Indorama Ventures, Thai Petrochemicals Giant to Add Green Power to Cut Carbon Print

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Yash Lohia (Source: Indorama Ventures Pcl)

Indorama Ventures, Thai Petrochemicals Giant to Add Green Power to Cut Carbon Print

  • Indorama to boost renewable energy to 30% of total global bill
  • Plans to buy more plastic recycling plants worldwide: Lohia

Indorama Ventures Pcl, the world’s top producer of material used in plastic bottles and polyester, plans to quadruple its use of renewable energy over the next decade as part of efforts to lower greenhouse gas emissions.

The Bangkok-based company will increase solar, wind and other renewable energy sources at its more than 120 manufacturing facilities worldwide to 30% of it power bill in 2030, said Chief Sustainability Office Yash Lohia. That’s an increase from 6%, he said, adding the move will help the company’s efforts to reduce its carbon footprint.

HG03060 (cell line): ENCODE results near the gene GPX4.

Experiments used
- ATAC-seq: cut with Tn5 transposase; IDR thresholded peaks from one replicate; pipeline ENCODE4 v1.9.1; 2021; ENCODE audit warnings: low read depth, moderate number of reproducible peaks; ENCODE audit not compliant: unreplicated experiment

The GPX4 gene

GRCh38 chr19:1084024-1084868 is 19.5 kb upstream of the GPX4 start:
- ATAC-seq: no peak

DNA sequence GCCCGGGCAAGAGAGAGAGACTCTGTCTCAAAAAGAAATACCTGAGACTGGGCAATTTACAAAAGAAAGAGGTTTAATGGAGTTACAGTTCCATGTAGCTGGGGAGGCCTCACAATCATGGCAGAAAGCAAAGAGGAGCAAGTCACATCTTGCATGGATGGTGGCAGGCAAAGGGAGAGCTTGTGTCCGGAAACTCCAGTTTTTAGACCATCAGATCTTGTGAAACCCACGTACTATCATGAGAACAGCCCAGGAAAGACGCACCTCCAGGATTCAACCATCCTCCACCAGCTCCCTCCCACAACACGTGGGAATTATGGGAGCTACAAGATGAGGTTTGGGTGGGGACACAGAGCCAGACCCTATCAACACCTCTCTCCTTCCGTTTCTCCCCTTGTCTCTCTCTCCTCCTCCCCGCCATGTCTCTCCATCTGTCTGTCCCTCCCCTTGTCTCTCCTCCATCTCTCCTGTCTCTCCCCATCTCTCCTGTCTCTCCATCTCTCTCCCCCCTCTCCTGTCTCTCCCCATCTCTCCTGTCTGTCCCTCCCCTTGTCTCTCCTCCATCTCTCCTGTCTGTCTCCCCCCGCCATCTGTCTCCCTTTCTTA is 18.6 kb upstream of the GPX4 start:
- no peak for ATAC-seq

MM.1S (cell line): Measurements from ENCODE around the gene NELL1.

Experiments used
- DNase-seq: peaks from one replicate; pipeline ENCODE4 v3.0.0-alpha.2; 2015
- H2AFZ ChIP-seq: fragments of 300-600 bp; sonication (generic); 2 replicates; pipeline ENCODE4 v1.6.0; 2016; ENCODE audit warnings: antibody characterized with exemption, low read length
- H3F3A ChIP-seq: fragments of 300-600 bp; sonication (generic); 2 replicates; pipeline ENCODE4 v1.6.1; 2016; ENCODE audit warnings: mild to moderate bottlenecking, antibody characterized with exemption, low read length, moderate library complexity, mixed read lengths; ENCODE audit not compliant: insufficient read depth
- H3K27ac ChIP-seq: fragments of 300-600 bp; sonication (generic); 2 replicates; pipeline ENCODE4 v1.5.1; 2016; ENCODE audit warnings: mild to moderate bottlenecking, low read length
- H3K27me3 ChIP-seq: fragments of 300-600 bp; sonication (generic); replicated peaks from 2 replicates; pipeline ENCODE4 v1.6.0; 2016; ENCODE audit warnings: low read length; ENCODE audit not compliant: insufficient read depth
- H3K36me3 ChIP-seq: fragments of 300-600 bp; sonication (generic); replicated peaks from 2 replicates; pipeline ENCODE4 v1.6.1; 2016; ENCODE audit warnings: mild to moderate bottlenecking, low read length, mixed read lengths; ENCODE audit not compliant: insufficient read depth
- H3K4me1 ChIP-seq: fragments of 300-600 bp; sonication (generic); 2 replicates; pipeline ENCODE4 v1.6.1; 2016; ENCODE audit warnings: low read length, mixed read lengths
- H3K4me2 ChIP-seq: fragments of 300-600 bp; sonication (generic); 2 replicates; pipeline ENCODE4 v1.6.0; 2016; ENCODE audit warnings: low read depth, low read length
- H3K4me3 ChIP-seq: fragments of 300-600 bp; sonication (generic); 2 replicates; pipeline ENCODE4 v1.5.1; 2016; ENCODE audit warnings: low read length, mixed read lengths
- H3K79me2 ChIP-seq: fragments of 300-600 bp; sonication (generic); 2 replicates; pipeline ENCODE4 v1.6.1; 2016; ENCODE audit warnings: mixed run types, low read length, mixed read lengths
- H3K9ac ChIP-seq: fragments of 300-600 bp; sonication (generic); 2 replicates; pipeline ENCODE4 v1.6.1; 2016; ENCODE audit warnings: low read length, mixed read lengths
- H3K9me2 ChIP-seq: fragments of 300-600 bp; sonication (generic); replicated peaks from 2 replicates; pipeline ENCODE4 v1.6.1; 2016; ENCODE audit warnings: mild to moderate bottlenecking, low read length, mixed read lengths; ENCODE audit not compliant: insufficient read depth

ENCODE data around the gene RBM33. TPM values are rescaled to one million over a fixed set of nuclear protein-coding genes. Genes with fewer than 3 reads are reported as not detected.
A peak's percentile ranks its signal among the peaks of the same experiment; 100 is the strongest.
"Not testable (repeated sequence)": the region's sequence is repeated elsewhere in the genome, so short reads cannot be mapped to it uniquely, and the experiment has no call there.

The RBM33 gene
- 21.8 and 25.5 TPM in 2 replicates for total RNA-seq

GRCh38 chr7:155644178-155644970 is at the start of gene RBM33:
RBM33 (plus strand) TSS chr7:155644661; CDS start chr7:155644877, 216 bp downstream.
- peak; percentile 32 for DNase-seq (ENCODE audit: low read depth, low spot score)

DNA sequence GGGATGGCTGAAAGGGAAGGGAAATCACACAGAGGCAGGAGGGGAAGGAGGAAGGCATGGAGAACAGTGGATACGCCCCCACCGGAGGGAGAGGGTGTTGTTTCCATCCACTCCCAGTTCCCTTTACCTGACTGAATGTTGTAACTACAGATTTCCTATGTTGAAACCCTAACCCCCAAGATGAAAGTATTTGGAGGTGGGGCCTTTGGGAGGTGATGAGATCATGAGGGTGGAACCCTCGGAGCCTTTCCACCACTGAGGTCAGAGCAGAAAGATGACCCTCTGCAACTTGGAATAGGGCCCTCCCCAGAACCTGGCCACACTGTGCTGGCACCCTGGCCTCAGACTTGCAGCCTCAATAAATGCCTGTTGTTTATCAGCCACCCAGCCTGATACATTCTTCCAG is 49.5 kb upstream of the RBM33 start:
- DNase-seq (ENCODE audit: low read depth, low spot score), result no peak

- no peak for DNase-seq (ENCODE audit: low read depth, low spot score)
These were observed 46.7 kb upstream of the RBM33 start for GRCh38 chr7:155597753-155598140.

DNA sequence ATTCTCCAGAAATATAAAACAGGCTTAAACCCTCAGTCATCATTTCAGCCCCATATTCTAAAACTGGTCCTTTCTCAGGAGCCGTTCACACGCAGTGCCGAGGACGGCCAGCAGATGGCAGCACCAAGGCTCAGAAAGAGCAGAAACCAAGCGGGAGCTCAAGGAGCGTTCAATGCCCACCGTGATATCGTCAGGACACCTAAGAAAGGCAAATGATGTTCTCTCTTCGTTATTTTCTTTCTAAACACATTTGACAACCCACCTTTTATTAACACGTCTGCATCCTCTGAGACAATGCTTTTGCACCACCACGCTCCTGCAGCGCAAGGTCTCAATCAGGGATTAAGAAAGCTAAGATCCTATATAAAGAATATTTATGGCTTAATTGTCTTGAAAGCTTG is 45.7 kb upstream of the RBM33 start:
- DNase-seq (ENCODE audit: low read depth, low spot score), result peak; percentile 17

“We are going to install more solar panels at our facilities in Thailand, India and many other countries,” Lohia, the 33-year-old son of Indorama’s billionaire founder Aloke Lohia, said in an interview Tuesday. “We will also buy more clean energy from other developers to demonstrate our effort to reduce greenhouse gas emissions.”

Thai power producers including Gulf Energy Development Pcl, and B. Grimm Power Pcl are also accelerating investments in renewable energy as climate-change concerns prompt governments to turn to cleaner sources. Southeast Asia’s second-biggest economy plans to add at least 56,000 megawatts of new electricity capacity by 2037, with almost four-fifths of the amount set to come from renewables, according to the energy ministry’s website.

Indorama is also actively seeking recycling business acquisitions as part of a $1.5 billion spending plan to increase its reuse of plastic bottles in the production of polyethylene terephthalate, or PET, said Lohia.

With its business spanning the U.S., Brazil, China, India, France and Nigeria, Indorama’s customers — especially beverage makers — have raised the proportion of recycled materials in packaging to meet environmental regulations and funds’ investment policies, he said.

Indorama’s shares have slid 33% this year, compared with a 19% decline in the benchmark SET Index. The company’s first-half net income tumbled 88% as prices of its products fell amid the novel coronavirus pandemic.